NTJN Member Spotlight: Inspiration Corporation
By Jonathan Philipp, Policy and Research Assistant, National Transitional Jobs Network
This month we caught up with Inspiration Corporation, an NTJN member in Chicago, to find out more about their employment programs. Inspiration Corporation serves 3,000 individuals in the Chicago area every year, providing meals, supportive services, housing, employment preparation and vocational training, and free voice mail! They also run The Employment Project and a food service training program, Inspiration Kitchens, that serves up a mean chicken sandwich. Read on to learn more!
Q: Tell me about the Employment Project?
A: The Employment Project is a four week workshop to help homeless and low-income individuals throughout Chicago obtain and retain employment. The first two weeks of the program focus on the individual and their barriers and needs. This part of the program includes classes on self-reflection, goal setting, and even yoga as a meditational method to keep calm! The second two weeks of the program are more directly focused on the mechanic aspects of employment. We teach participants how to interview and offer mock interviews with volunteers that the participants have never met before to create the most realistic situation possible. After four weeks of training, the individuals meet with a career specialist to help write a resume and employment plan. The participants are encouraged to find a job on their own, but Inspiration has also partnered with employers to help find jobs. There is also the option to enter a transitional jobs program after completing the four week workshop.
Q: Your food service training program, Inspiration Kitchens, is providing skill-specific job training and employment placement in the food and restaurant industry. Why do you focus on the food industry?
A: When we were starting up we had a kitchen that was used to provide food for the homeless. The kitchen was not always being used and we wanted to put it to better use and give our participants real work experience, so we started Inspiration Kitchens! Inspiration Kitchens is a 13-week training program that trains through classroom and hands-on experiences. It’s more than just learning to cook that we offer though – individuals learn important skills including sanitation and safety classes, teamwork, following and taking directions, and learning how to interact with customers. We now have two restaurant locations open to the public, one in Uptown (Uptown Inspiration Kitchen) and another in Garfield Park (Garfield Park Inspiration Kitchen) – check out their menus and hours online and stop by for a bite to eat!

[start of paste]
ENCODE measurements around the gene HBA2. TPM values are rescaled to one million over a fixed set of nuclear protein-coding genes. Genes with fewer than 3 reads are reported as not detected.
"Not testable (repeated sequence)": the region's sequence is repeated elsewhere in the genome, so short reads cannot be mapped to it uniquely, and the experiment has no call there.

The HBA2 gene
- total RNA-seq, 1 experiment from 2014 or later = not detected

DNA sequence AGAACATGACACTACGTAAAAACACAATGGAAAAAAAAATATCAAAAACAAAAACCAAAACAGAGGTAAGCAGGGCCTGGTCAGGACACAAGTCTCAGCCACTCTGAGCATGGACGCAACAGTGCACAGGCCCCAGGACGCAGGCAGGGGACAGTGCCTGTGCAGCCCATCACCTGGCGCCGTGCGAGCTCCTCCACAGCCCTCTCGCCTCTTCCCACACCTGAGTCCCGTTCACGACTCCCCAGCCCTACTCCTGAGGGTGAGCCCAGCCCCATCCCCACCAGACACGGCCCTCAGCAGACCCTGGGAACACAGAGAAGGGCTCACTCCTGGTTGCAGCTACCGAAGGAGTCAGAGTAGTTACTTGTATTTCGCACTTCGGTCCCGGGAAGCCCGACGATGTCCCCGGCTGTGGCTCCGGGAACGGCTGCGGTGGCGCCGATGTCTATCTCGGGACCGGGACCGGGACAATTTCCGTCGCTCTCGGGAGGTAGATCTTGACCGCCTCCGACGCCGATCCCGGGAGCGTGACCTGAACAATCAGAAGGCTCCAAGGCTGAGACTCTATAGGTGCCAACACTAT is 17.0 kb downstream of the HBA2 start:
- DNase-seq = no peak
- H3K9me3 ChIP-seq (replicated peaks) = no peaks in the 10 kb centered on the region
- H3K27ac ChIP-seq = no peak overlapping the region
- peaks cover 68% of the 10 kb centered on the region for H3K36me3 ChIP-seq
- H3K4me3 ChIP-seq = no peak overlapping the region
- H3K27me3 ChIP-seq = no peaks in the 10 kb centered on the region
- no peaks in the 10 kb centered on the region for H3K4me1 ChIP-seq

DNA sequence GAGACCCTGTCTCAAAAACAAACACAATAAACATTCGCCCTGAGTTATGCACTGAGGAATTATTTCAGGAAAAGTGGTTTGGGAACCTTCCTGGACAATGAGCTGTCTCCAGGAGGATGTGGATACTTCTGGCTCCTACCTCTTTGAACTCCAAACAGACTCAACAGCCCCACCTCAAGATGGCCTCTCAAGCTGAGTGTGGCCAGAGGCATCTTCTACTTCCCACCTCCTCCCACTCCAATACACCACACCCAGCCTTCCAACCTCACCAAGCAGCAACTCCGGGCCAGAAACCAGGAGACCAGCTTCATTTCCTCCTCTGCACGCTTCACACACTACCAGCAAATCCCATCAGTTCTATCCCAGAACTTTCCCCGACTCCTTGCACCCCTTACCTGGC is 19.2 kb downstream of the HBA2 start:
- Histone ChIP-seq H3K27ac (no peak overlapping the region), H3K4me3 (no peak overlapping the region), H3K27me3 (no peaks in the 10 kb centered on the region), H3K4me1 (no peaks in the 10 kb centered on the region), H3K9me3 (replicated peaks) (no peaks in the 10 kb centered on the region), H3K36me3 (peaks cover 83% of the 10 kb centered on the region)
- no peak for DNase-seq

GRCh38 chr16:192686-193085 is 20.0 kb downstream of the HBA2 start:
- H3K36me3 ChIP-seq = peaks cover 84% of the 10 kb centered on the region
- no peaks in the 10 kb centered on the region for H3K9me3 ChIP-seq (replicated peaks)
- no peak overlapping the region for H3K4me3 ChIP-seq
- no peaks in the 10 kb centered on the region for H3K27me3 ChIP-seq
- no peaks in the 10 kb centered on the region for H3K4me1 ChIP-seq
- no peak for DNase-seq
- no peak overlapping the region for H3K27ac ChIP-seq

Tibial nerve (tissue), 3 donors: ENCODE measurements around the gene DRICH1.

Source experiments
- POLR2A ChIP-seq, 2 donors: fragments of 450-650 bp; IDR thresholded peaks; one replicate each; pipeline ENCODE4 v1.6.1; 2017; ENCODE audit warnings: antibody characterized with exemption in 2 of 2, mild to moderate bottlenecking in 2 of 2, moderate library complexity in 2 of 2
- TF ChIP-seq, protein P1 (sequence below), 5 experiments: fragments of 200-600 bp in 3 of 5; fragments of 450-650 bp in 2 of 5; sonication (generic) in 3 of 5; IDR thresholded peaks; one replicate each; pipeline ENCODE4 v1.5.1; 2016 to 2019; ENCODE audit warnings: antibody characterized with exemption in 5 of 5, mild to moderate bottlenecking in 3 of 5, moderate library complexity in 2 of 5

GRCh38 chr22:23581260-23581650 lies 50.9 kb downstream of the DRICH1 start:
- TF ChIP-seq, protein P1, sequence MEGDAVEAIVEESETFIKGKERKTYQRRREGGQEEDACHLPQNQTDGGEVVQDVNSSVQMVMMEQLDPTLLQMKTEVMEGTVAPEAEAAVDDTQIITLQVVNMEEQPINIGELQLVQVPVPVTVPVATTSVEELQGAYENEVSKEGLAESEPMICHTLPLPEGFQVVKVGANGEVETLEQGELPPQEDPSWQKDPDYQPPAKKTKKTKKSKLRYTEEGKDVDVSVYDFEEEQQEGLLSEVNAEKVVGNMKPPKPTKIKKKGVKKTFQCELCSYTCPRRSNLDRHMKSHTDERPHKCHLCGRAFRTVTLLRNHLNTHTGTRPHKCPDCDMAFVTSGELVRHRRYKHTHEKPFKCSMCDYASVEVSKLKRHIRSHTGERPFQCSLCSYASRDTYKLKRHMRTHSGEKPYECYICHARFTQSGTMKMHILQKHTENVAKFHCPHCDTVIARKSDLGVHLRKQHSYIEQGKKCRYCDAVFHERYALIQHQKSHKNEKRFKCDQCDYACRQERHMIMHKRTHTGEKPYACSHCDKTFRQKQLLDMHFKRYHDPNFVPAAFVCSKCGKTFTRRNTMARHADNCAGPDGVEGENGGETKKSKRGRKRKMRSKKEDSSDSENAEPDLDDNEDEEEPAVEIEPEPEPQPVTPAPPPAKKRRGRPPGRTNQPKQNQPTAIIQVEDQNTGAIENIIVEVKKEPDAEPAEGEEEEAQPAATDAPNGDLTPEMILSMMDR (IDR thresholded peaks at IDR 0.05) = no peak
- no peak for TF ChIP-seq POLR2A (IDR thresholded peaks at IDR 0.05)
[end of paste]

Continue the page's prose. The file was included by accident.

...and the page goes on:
Q: What is the best dish on the menu this month?
A: At the Garfield restaurant, the fried chicken sandwich is amazing!
Q: Why do you think “on-the-job” training is important for the individuals you serve?
A: A lot of the individuals we serve have been out of the workforce for a long time. Transitional jobs provide a much needed opportunity for these individuals to get their feet wet again in the workplace environment. Most of the people who participate in the transitional jobs program are successful at finding full time employment. For those who have a difficult time, the transitional job is an excellent opportunity to learn why the individual is not ready for the workforce yet. Some of these barriers and needs do not come up in the classroom setting, so transitional jobs offer a great insight into the individual and help us to better prepare them to re-enter the competitive labor market.
Q: You offer a wide range of supportive services in concert with The Employment Project and Inspiration Kitchens, but also work with other organizations to provide additional services. What value do you see in this networking?
A: We are able to provide supportive services for small things, which are often seen as early barriers to employment, like getting proper identification cards, workplace equipment, and shoes. We then use our strong network to refer the individuals who need more intensive supportive services for drug, alcohol, or mental health support to the best services available for them. These more intensive supportive services are important to make sure the individual is able to obtain and retain employment. All the organizations are working for the same goal of ending poverty, but this is a big goal to achieve. Different organizations are specialized in certain aspects of reducing poverty so it is important that we all work together to provide the best services possible.
Q: One last question – you are the administrators of the community voice mail program in Chicago – sounds pretty neat! How does that program help individuals find employment?
A: The program allows individuals to set up their own voice mail box where employers can call them and leave messages. For an individual who is homeless, they would rather not give the number of their homeless shelter to an employer because then they will instantly know the individual is homeless and may be prejudiced against hiring them. Also, for individuals who have suffered violence and abuse, this voice mail is not associated with any place of residency, so if they do not want to be found no one is able to trace the voice mail to their location of residency. While offering voice mail may seem simple, by offering this service we are helping take down one of the many barriers to employment these individuals face.